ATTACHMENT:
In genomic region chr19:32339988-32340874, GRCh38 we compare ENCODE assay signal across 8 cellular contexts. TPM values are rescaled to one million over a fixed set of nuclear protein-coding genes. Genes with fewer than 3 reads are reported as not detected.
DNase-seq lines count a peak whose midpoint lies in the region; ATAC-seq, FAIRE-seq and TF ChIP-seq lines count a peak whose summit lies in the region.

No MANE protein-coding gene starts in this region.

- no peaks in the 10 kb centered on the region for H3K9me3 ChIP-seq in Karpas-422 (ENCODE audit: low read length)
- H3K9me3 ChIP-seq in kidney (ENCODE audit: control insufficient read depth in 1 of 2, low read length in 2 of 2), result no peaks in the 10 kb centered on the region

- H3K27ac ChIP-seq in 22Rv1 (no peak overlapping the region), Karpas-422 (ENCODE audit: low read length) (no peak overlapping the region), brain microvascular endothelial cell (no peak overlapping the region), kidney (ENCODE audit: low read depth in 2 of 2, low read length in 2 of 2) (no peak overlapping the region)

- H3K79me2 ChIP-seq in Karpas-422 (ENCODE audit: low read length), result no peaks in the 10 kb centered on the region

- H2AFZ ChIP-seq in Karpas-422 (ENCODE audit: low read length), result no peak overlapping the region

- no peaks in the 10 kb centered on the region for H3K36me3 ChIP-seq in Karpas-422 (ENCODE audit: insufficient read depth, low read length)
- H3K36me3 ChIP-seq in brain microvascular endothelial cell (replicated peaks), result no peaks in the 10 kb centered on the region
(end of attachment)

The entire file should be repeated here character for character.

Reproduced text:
In genomic region chr19:32339988-32340874, GRCh38 we compare ENCODE assay signal across 8 cellular contexts. TPM values are rescaled to one million over a fixed set of nuclear protein-coding genes. Genes with fewer than 3 reads are reported as not detected.
DNase-seq lines count a peak whose midpoint lies in the region; ATAC-seq, FAIRE-seq and TF ChIP-seq lines count a peak whose summit lies in the region.

No MANE protein-coding gene starts in this region.

- no peaks in the 10 kb centered on the region for H3K9me3 ChIP-seq in Karpas-422 (ENCODE audit: low read length)
- H3K9me3 ChIP-seq in kidney (ENCODE audit: control insufficient read depth in 1 of 2, low read length in 2 of 2), result no peaks in the 10 kb centered on the region

- H3K27ac ChIP-seq in 22Rv1 (no peak overlapping the region), Karpas-422 (ENCODE audit: low read length) (no peak overlapping the region), brain microvascular endothelial cell (no peak overlapping the region), kidney (ENCODE audit: low read depth in 2 of 2, low read length in 2 of 2) (no peak overlapping the region)

- H3K79me2 ChIP-seq in Karpas-422 (ENCODE audit: low read length), result no peaks in the 10 kb centered on the region

- H2AFZ ChIP-seq in Karpas-422 (ENCODE audit: low read length), result no peak overlapping the region

- no peaks in the 10 kb centered on the region for H3K36me3 ChIP-seq in Karpas-422 (ENCODE audit: insufficient read depth, low read length)
- H3K36me3 ChIP-seq in brain microvascular endothelial cell (replicated peaks), result no peaks in the 10 kb centered on the region